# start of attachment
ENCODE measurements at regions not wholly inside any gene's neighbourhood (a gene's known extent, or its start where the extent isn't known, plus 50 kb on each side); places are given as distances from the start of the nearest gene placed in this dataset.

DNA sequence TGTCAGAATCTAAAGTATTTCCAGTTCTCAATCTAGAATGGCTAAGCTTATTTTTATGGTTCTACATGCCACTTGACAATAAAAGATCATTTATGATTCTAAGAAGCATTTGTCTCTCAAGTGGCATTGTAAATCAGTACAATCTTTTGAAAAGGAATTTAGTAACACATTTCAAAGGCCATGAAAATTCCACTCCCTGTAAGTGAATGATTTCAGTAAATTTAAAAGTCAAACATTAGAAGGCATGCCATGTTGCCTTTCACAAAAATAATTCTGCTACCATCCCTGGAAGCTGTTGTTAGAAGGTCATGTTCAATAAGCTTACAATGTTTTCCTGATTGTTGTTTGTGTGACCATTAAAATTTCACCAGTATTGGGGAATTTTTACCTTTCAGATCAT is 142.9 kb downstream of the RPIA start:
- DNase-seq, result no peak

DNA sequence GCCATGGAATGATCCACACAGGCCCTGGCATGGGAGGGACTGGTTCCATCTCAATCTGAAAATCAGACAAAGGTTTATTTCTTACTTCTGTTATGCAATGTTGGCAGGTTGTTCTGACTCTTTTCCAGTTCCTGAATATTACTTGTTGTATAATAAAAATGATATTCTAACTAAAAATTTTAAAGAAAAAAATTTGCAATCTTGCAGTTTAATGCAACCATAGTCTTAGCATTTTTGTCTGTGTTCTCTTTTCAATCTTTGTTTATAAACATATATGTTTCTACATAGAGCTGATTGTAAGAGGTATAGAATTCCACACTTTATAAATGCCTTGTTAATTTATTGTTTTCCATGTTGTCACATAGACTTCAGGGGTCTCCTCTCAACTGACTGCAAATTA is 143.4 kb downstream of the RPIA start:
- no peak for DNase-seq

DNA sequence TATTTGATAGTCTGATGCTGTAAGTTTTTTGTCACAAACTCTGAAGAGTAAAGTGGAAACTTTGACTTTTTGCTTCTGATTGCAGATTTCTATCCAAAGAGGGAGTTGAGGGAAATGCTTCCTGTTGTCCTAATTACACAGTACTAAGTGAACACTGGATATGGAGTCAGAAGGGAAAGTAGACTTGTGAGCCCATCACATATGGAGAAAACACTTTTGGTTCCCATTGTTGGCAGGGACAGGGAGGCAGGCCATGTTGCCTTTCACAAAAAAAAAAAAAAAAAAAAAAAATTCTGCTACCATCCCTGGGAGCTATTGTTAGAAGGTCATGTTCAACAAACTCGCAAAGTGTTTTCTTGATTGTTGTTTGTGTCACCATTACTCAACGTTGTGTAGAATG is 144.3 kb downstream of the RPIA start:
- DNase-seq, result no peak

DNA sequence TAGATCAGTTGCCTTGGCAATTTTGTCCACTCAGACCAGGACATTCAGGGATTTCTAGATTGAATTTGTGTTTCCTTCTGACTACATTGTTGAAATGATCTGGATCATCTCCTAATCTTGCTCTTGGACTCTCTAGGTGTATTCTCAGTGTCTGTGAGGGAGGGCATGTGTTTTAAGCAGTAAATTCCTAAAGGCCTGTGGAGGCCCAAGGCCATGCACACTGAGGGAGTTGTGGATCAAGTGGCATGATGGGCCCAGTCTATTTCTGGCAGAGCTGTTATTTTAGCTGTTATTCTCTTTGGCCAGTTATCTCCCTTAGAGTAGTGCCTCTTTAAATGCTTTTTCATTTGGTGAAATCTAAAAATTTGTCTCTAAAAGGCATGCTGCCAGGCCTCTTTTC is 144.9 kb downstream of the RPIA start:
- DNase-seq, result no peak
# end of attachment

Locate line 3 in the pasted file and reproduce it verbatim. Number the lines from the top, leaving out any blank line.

- DNase-seq, result no peak